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Sometimes when high school students have depression, anxiety, ADHD, LD or autism, they obtain special accommodations such as extra time on tests. These conditions may be part of an IEP, 504 plan or other arrangement with the local school district. In other cases, students are able to do sufficiently well without such accommodations. While in high school, students may also request additional time on the ACT or SAT, though in this case the request must go through the College Board.

College policies tend to be rather different, and since the academic demands are typically much greater than in high school, it’s wise to seek accommodations well in advance. There are no guarantees of special treatment in college, so the more a student can learn to manage without accommodations in high school, the better. (See the Americans with Disabilities Act to understand your legal rights.) Common requests for a college may include:

  • Allowing use of technology such as tape recorders
  • Use of a dictionary or spell checker on exams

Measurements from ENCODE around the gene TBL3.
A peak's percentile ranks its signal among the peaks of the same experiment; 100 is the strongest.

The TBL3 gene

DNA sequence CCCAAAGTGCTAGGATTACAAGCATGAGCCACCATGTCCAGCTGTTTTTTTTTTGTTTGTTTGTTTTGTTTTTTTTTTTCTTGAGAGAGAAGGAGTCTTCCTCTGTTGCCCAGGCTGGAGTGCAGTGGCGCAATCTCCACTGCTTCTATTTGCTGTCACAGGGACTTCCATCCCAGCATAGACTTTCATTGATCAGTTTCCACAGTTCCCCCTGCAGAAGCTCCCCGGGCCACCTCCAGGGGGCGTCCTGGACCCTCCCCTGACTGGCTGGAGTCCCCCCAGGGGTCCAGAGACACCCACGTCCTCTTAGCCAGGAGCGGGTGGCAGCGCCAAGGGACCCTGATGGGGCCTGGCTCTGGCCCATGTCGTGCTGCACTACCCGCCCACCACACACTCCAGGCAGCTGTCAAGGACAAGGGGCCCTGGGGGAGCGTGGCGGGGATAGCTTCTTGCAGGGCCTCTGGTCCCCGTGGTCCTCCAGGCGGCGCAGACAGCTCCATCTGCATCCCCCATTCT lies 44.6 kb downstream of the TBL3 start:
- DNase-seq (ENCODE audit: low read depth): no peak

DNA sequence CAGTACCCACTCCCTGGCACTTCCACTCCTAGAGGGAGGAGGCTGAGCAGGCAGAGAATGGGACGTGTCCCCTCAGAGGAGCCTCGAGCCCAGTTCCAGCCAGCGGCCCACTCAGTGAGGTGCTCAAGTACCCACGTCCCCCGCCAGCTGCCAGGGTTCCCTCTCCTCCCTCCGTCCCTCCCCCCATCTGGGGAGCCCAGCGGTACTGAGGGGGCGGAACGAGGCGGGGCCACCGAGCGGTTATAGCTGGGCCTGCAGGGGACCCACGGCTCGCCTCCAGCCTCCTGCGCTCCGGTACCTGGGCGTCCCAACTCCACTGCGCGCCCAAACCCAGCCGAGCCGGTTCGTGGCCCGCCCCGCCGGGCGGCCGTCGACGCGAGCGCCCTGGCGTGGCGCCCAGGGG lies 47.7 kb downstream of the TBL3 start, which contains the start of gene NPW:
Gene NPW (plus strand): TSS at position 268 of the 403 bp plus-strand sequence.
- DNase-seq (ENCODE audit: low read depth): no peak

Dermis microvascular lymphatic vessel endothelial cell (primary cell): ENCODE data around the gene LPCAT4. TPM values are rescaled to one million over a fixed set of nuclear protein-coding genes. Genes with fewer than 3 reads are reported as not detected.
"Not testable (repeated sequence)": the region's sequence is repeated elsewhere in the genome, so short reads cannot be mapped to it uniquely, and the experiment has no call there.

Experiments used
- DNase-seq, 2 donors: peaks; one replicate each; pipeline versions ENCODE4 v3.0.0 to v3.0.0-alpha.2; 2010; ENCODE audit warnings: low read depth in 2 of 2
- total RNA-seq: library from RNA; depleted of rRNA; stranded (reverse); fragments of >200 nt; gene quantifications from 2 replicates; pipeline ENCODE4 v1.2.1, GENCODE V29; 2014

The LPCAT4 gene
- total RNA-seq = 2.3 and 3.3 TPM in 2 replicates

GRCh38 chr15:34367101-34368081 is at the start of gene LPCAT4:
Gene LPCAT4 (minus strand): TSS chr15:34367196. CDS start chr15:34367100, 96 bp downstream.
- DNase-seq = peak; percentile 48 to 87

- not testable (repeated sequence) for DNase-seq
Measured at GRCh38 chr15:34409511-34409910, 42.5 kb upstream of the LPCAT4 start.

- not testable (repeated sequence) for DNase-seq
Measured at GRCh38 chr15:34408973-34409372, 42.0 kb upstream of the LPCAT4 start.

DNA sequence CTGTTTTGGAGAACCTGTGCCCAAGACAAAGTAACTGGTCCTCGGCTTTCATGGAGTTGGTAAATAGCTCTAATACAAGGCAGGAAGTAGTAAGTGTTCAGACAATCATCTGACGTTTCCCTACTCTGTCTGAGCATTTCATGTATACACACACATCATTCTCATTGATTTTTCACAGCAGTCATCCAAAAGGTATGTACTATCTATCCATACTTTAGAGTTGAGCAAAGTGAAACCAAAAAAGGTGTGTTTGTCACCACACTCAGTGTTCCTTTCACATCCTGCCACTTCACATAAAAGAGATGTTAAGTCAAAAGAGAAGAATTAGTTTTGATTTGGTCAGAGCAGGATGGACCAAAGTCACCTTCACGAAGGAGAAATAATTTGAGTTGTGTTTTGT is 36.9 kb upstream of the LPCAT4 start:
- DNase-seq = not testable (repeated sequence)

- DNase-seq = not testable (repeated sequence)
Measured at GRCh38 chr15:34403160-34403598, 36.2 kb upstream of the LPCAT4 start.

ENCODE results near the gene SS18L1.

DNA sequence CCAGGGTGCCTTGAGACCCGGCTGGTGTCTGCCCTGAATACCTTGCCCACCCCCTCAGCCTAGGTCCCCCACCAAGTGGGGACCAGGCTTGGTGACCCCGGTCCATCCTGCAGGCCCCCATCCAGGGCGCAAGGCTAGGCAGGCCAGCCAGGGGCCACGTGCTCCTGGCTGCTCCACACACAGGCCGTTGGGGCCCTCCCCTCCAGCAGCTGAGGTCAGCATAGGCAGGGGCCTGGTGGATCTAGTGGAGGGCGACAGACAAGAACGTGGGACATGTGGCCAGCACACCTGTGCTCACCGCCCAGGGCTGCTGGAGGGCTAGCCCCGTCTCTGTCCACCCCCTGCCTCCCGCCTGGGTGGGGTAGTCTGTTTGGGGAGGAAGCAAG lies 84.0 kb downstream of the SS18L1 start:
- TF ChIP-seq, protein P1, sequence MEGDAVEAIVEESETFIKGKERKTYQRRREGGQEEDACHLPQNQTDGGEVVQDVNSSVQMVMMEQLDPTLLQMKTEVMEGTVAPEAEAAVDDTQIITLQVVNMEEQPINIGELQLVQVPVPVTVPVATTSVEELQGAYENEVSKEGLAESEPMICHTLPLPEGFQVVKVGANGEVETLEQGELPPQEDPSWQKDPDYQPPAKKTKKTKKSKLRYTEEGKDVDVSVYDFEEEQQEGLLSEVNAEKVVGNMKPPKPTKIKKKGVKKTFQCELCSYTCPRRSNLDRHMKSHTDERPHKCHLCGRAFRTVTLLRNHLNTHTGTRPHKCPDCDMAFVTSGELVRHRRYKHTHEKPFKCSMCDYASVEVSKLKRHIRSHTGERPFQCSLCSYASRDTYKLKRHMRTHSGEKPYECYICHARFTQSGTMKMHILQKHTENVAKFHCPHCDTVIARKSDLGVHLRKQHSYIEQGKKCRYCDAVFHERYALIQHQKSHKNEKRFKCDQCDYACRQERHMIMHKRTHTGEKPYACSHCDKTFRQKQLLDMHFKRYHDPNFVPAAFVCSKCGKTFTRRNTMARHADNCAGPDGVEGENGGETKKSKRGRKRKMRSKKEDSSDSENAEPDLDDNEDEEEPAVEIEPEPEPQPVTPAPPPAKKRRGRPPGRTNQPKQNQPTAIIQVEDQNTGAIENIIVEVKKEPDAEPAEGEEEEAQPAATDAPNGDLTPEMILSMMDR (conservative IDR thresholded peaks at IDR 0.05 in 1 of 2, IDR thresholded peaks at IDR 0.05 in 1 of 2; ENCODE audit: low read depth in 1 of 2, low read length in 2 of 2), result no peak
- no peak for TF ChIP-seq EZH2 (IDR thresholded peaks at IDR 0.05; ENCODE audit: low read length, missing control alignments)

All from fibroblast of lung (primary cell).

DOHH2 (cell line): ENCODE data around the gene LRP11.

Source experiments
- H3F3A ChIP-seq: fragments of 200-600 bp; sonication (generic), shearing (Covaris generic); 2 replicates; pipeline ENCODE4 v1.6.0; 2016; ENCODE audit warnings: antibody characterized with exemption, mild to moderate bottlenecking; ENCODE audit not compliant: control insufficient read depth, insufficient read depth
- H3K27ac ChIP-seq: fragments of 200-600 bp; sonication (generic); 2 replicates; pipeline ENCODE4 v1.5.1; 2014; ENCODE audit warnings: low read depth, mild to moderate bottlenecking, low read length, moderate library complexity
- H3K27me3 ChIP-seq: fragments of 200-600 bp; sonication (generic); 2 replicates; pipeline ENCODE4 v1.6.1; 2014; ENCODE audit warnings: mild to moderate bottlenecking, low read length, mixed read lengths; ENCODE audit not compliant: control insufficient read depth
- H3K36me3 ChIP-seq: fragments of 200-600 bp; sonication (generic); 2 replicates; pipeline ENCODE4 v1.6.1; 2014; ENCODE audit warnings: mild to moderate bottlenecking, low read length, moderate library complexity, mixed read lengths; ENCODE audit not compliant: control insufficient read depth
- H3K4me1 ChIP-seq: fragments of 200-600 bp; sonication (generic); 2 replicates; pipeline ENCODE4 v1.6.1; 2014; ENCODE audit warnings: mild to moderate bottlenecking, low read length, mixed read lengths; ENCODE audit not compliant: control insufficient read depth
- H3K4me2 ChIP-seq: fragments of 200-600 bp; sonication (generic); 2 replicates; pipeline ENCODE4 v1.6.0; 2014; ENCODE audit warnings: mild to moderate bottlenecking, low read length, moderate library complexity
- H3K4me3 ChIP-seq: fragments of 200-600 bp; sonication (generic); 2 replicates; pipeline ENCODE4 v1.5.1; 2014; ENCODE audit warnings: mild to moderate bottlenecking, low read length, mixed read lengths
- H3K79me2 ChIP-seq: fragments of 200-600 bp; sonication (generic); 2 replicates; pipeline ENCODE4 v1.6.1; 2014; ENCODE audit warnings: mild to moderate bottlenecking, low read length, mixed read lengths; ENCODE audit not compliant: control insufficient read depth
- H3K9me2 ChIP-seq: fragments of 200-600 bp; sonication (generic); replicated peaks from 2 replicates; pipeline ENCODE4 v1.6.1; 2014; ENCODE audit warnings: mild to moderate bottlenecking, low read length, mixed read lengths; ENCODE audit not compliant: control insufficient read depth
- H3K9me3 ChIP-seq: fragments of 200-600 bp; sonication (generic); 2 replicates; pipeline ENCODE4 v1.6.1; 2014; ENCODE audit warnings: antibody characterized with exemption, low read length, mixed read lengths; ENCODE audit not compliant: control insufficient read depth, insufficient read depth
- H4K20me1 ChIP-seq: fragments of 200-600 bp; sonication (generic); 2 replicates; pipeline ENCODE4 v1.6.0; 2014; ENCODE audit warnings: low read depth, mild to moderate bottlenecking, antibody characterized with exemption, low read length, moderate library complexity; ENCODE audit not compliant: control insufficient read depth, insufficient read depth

• Alternate test formats (e.g., oral vs. written)
  • Extended time on tests
  • Having someone read the test questions or write down answers the student dictates
  • Administering tests in a separate (quieter) room
  • Course substitutions
  • A single dorm room (e.g., if a student needs additional quiet or privacy vs. a double room)

Most schools have a department of disability support services. It is up to the student to contact them and request any needed accommodations. Once the department provides approval, the student must give this information to individual professors to obtain the accommodations in each course.

TCC can help guide students through this process and provide documentation needed to justify accommodations.

 

 

 

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